On Nov. 18, a group of faith leaders on campus issued a statement contending that a T-shirt of a Victors for Michigan attendee which read “Victors for Moral Antigayism” is not a sentiment shared by all faith communities. “The Victors event was about showcasing ‘the Leaders and the Best’ that this campus offers,” the authors wrote. “The presence of an anti-gay message had no place at the event or on this campus.”
The incident got me thinking about the identity of the Victors for Michigan campaign. Who can call themselves victors? Who — and what — are we fundraising for?
I went back to watch the campaign promotional videos in my attempt to answer these questions. The videos are what you’d expect from fundraising campaign marketing materials —inspiring and convincing. The videos highlight the accomplishments and opportunities that the University offers: cutting-edge research, projects in developing countries, a vast selection of study abroad programs and, last but not least, phenomenal students. I felt proud.
However, after my initial sense of pride subsided, I felt angry. The videos only told half the story of the University — one that I don’t completely relate to.
What was left unspoken infuriated me. The University experience is not all positive. The videos weren’t talking about those who struggle with mental health on a daily basis, members of the LGBTQ community who still feel unsafe on campus, students who have to work 40 hours a week just to make ends meet or sexual assault survivors whose justice the University has not fought for. The videos do not discuss how we often have to make the choice between coursework and our wellbeing, and that our society pressures us to choose the former over the latter. The videos do not explain why a student with a disability recently informed me that he felt like the University does not adequately address his needs and only goes as far as official policies require of it.
In sum, the campaign’s videos made me feel like I don’t count.
It’s truly a privilege to be here at the University where I’ve come to embrace our legacy and our public mission. But the University is not adequately representing all its students and it can do better.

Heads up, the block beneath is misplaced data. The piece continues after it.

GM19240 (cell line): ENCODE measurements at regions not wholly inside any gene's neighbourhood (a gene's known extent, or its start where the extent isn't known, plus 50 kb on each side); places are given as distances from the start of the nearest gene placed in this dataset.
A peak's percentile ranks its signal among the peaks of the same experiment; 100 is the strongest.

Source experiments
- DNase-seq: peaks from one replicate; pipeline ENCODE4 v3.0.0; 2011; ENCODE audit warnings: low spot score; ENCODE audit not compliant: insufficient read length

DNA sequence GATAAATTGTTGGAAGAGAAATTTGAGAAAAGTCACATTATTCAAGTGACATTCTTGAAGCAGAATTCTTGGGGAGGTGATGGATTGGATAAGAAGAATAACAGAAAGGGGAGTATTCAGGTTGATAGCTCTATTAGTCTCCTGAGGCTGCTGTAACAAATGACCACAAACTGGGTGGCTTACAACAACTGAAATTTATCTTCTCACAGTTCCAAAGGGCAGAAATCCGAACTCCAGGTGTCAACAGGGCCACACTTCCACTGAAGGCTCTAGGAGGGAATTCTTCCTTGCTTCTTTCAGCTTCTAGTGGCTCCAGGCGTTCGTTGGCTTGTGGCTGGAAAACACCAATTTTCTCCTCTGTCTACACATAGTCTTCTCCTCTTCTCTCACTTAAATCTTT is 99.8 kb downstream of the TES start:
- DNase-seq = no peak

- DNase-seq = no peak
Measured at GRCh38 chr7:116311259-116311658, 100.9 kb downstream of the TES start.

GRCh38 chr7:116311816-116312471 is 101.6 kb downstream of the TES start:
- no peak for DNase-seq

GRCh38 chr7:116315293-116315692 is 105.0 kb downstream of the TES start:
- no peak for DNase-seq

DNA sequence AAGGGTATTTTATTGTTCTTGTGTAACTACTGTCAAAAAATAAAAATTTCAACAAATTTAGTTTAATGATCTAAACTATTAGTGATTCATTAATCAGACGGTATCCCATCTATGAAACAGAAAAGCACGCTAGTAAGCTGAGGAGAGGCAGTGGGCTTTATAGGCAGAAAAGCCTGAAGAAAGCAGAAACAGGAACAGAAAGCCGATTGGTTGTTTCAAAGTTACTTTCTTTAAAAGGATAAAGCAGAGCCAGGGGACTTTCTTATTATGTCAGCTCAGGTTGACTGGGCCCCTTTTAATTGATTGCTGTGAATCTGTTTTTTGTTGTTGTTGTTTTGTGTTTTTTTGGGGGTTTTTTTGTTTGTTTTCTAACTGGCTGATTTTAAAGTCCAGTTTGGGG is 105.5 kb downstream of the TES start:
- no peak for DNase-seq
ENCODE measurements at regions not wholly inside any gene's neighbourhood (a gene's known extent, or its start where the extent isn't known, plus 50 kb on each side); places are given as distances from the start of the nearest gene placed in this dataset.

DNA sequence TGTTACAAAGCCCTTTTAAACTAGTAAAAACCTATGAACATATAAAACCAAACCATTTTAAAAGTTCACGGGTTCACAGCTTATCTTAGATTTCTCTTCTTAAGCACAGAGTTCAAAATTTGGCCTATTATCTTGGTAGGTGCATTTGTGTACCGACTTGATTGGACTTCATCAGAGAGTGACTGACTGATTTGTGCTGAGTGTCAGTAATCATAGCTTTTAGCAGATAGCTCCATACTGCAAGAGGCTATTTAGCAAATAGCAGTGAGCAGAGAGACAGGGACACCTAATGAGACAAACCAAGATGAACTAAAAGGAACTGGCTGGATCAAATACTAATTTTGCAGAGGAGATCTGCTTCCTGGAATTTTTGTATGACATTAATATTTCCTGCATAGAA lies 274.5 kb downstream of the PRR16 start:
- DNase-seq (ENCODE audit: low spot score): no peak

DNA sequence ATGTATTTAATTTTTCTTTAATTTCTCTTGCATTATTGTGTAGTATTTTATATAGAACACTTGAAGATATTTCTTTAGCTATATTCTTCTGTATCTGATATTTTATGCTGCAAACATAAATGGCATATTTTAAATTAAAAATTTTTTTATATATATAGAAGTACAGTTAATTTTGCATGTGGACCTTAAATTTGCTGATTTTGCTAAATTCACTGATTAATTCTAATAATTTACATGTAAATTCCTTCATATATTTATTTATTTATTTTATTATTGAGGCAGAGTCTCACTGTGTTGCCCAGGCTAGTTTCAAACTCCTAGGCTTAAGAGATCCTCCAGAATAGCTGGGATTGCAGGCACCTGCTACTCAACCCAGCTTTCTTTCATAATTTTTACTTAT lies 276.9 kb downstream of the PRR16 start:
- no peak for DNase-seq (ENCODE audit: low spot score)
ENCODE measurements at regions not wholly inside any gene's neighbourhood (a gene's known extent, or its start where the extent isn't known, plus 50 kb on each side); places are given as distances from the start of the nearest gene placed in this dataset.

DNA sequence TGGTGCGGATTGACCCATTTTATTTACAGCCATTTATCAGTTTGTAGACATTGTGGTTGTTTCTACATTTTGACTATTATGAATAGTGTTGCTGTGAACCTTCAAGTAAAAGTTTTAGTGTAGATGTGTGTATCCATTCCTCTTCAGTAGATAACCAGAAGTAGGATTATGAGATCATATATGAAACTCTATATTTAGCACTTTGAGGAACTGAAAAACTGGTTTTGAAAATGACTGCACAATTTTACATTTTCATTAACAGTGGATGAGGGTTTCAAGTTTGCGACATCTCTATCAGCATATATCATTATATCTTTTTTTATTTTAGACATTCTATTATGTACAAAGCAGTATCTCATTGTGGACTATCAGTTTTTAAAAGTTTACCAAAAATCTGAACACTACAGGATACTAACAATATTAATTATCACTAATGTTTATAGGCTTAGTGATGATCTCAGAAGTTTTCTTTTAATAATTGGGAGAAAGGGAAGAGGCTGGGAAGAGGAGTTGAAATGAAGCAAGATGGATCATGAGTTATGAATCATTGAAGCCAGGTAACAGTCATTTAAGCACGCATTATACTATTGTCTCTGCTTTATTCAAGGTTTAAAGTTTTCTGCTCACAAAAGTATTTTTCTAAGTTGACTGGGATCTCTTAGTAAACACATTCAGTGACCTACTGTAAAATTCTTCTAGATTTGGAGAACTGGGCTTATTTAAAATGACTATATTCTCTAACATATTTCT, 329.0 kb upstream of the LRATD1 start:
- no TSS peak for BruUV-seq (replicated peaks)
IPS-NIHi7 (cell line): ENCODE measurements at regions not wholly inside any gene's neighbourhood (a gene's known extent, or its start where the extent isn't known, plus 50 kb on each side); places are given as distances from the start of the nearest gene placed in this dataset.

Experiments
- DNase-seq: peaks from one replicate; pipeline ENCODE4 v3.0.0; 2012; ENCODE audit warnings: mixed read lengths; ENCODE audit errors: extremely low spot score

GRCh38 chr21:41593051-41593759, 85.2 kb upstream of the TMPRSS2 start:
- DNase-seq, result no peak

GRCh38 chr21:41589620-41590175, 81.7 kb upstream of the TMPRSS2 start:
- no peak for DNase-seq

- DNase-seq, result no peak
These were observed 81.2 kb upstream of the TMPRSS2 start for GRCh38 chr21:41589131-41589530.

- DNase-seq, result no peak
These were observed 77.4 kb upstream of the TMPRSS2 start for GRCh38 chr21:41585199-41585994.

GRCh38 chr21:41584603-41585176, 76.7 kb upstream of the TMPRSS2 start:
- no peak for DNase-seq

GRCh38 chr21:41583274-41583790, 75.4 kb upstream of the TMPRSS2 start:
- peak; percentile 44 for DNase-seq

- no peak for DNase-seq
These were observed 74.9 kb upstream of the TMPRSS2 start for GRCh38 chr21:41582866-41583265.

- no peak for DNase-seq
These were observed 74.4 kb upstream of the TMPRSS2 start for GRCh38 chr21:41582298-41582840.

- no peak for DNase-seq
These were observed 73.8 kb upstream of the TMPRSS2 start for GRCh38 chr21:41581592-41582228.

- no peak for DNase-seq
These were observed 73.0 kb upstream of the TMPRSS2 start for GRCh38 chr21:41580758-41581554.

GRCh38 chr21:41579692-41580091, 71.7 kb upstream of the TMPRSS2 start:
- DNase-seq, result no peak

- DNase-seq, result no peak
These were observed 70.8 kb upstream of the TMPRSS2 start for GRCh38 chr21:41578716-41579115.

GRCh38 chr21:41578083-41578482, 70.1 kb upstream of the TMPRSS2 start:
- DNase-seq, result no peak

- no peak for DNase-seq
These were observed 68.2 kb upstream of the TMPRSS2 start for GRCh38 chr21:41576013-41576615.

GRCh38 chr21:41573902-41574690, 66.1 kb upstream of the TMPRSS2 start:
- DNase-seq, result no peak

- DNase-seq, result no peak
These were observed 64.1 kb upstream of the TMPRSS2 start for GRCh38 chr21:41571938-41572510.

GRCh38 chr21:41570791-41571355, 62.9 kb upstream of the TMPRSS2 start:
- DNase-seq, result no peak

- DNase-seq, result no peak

Let me be clear: I am not adversarial to the University or the Victors for Michigan campaign. What I am against is false advertising, elitism and injustice. I’m against the University broadcasting that it has a public mission without the public mission being embedded in the campaign. Yes, capital campaigns are meant to raise money. But beyond the $4 billion target, capital campaigns should be an opportunity for disruptive innovation, for change and for all of us to feel like we’re together and working towards a brighter future. The campaign needs to tackle those egregious cracks in our system more than the cracks in our buildings.
What about a different kind of video? One that says:
“Yes, we struggle with social justice. Yes, we struggle with LGBTQ inclusion. Yes, we are aware of students who struggle with mental health and disability issues. We do care about these people and we really need your contribution to create new programs that address these issues.
”Look, these may not sound great, but all higher-education institutions face the same challenges we do. We want to truly embody the slogan ‘Victors for Michigan’ and make sure that we represent all our students, so we’re highlighting these issues today.
”We need your help more than ever to change the system.”
Now, this video would be one hell of a fundraising tool. The big question remains: Is the University willing to take a risk and spread this message? In the spirit of our public mission, I sure hope the answer is yes.
Pete Wangwongwiroj is an Engineering graduate student.